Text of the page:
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Luis Enrique has left Spain. Should he return to Barcelona?

The club legend has suddenly become a hot coaching candidate, but should he be back at Camp Nou?

Morocco v Spain: Round of 16 - FIFA World Cup Qatar 2022 Photo by Foto Olimpik/NurPhoto via Getty Images

The worst kept secret in Spanish football was revealed early on Thursday when the Spanish Federation officially announced that Luis Enrique is out as national team coach after the World Cup exit on penalties at the Round of 16 against Morocco.

The Barcelona legend leaves after four years in charge and mostly positive results, with the highlight being a run to the semifinals of the European Championships with a young team very few expected to go that far.

He made some controversial decisions, became a Twitch star and was accused by Spanish-slash-Madrid media of having a bias towards Barça players, and his decision to stick with Sergio Busquets as the engine of his midfield in Qatar has received many of the same criticisms that Ronald Koeman and Xavi Hernández have had to listen as Barça coaches over the last couple of years as Busi’s play has clearly declined.

Lucho is now gone, and regardless of how his tenure ended he is still regarded as one of Europe’s top managers and will be instantly talked about as a candidate for whatever big job opens while he’s unenmployed.

And one of those jobs could be his old one: if Xavi fails to win La Liga and has another disappointing showing in the Europa League this season, there will be a lot of loud voices, maybe even inside the club, calling for his head whether that’s fair or not. And if Luis Enrique is out there as an option, the conversation will become even more interesting.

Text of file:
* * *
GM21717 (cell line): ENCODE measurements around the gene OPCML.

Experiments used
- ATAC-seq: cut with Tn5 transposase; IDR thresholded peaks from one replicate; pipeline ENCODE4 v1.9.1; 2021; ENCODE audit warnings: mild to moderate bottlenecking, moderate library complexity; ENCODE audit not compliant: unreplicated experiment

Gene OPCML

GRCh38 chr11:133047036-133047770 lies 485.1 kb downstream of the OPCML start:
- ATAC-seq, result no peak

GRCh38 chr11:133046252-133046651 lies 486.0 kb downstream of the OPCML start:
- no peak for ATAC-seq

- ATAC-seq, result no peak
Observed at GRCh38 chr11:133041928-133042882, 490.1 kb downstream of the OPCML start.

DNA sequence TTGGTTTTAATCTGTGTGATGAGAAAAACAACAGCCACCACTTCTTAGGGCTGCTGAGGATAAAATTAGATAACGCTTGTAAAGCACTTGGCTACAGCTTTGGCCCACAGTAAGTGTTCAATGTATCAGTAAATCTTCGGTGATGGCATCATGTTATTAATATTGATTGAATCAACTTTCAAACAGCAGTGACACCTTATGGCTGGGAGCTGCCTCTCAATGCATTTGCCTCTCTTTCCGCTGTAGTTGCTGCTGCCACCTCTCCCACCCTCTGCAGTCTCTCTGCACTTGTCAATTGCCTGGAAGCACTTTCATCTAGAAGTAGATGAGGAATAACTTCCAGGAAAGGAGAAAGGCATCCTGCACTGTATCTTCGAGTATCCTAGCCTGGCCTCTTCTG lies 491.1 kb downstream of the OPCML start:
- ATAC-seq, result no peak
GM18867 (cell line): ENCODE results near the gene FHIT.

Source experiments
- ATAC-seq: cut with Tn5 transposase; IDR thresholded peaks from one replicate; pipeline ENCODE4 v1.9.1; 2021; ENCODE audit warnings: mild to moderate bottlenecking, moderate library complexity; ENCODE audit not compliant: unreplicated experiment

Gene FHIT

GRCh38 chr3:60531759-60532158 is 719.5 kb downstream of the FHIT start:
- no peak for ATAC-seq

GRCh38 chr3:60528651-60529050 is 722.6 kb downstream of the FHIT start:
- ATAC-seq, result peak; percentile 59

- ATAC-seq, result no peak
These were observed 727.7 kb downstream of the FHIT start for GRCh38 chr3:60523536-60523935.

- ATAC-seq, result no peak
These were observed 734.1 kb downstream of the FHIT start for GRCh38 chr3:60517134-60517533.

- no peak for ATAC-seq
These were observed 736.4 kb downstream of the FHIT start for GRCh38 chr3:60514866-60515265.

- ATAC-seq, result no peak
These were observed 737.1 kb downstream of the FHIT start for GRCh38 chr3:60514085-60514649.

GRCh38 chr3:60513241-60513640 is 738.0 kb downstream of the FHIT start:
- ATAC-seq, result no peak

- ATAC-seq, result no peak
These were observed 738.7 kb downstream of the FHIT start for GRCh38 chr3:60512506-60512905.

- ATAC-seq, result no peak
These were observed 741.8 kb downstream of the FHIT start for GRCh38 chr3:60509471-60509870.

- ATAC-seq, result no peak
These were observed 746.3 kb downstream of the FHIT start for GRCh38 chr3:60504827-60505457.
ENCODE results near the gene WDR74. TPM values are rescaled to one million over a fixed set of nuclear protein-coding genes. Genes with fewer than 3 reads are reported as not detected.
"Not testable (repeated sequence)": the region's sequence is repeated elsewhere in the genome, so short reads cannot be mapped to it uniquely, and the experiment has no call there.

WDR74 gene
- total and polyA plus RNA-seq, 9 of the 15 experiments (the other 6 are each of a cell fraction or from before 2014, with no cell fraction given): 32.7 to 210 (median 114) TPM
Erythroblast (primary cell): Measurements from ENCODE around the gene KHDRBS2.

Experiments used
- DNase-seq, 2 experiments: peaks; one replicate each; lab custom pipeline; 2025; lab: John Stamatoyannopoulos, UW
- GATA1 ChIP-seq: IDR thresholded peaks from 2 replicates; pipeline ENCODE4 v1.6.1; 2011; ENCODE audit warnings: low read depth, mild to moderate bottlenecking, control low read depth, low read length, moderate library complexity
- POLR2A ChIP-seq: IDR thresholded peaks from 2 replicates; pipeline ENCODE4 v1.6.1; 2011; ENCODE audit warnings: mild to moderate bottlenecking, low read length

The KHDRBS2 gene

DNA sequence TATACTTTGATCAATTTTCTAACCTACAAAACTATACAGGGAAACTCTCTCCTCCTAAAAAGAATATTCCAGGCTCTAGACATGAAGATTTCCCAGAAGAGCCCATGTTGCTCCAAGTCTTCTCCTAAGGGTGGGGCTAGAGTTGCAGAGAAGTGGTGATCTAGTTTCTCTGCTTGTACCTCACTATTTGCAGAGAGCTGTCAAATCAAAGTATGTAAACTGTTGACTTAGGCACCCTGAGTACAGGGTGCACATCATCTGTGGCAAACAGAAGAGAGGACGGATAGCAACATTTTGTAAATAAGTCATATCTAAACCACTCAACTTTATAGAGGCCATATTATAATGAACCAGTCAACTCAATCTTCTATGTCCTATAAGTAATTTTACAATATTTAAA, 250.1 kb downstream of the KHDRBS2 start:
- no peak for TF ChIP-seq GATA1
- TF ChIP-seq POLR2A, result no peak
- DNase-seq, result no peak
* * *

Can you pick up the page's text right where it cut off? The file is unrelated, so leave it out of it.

So should Barcelona go the Lucho route once again if they ever decide to move on from Xavi? The answer is not that simple.

On the surface, there shouldn’t be any doubts: Lucho has been there before, coached three successful seasons and is the last Blaugrana manager to win the Champions League. He managed some giant egos in the dressing room and got the very best out of Lionel Messi, Luis Suárez and Neymar, who went from an awkward early fit to the greatest forward trio in the history of the sport. He won La Liga twice, and his teams played expansive, attacking, possession-based football with a lot of goals, wins and happy nights for fans.

He also failed to advance past the quarterfinals of the Champions League in his last two seasons, and the only European highlight in those couple of years is the famous Remontada against Paris Saint-Germain that only became possible thanks to a disastrous 4-0 loss in Paris that was a lot more representative of what his team truly was by the end of his tenure.

By all accounts Lucho was tired of the job and the players were tired of him by the middle of his third and final season, and the only reason the team was able to rally and win the Copa del Rey was after Enrique announced he was leaving at the end of the campaign and went with a suicidal 3-3-1-3 formation to try and spark some life into an attack that stopped flying high even with all three of MSN still playing every game.

The section of the fanbase that wants Lucho back sticks with the happy memories and the brilliant football from the 2015 and 2016 calendar years, which were about as breathtaking as any two-year stretch in Barça history. The more pessimistic side remembers the needless rotations, the strange player choices in big games, the obsession with André Gomes, and a general lack of care for the defensive side of the ball that severely diminished the team’s chances of competing in the final two seasons.

I am somewhere in the middle. Luis Enrique was the last great Barça coach, and I believe he’s a better, more experienced version of what Xavi wants to become. I also think Lucho is brutally stubborn and wants to prove a point almost as much as he wants to win games, and his magnetic presence and personality distracts you from the painful reality that he seems to care more about possession than three points.

Football has evolved, possession matters less than ever, and the Barça DNA needs rewriting. I am not sure Luis Enrique is the man for the job.

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